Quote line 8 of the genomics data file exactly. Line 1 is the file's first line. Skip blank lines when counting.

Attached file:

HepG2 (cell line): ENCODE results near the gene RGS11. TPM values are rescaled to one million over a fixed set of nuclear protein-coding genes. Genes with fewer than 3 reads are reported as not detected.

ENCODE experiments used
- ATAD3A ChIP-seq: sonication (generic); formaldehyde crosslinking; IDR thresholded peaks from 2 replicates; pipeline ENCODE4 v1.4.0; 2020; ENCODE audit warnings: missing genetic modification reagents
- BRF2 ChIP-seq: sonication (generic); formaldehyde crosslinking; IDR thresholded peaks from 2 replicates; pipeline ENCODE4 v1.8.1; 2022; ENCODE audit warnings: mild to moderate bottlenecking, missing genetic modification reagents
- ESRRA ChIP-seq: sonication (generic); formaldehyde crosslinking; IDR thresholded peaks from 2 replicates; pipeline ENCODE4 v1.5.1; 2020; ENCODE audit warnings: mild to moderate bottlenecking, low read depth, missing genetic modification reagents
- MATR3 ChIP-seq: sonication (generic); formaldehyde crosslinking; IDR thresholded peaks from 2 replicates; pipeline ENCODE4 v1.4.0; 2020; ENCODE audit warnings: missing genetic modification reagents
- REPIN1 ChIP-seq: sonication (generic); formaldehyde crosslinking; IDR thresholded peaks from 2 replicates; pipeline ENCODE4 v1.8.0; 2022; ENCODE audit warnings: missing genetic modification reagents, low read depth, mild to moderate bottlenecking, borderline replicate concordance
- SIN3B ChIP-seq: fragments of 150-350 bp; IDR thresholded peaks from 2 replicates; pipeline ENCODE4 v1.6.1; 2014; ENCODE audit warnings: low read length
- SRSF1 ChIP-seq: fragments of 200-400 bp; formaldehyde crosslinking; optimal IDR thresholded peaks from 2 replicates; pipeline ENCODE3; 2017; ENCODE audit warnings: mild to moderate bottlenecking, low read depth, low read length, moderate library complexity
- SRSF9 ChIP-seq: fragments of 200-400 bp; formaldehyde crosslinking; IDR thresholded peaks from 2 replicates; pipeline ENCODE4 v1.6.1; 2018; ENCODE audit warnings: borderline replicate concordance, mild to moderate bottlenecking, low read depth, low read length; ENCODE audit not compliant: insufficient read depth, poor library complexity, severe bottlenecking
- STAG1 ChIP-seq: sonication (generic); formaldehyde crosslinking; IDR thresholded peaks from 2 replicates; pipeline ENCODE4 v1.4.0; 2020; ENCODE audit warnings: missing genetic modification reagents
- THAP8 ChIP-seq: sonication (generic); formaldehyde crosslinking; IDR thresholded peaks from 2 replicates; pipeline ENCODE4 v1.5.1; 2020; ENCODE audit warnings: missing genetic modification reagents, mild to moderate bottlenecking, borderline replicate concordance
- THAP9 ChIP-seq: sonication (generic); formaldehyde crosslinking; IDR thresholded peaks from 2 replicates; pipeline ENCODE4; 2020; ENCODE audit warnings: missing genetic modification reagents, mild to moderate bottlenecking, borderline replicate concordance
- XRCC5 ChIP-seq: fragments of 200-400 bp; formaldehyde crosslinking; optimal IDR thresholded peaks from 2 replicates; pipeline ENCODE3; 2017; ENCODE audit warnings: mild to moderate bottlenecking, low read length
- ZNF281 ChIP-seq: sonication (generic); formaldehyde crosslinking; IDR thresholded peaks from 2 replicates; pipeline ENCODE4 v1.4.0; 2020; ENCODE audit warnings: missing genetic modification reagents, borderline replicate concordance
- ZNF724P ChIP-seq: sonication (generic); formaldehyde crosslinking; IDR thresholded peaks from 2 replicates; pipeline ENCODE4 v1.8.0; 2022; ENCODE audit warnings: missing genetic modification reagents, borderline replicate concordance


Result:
- SIN3B ChIP-seq: fragments of 150-350 bp; IDR thresholded peaks from 2 replicates; pipeline ENCODE4 v1.6.1; 2014; ENCODE audit warnings: low read length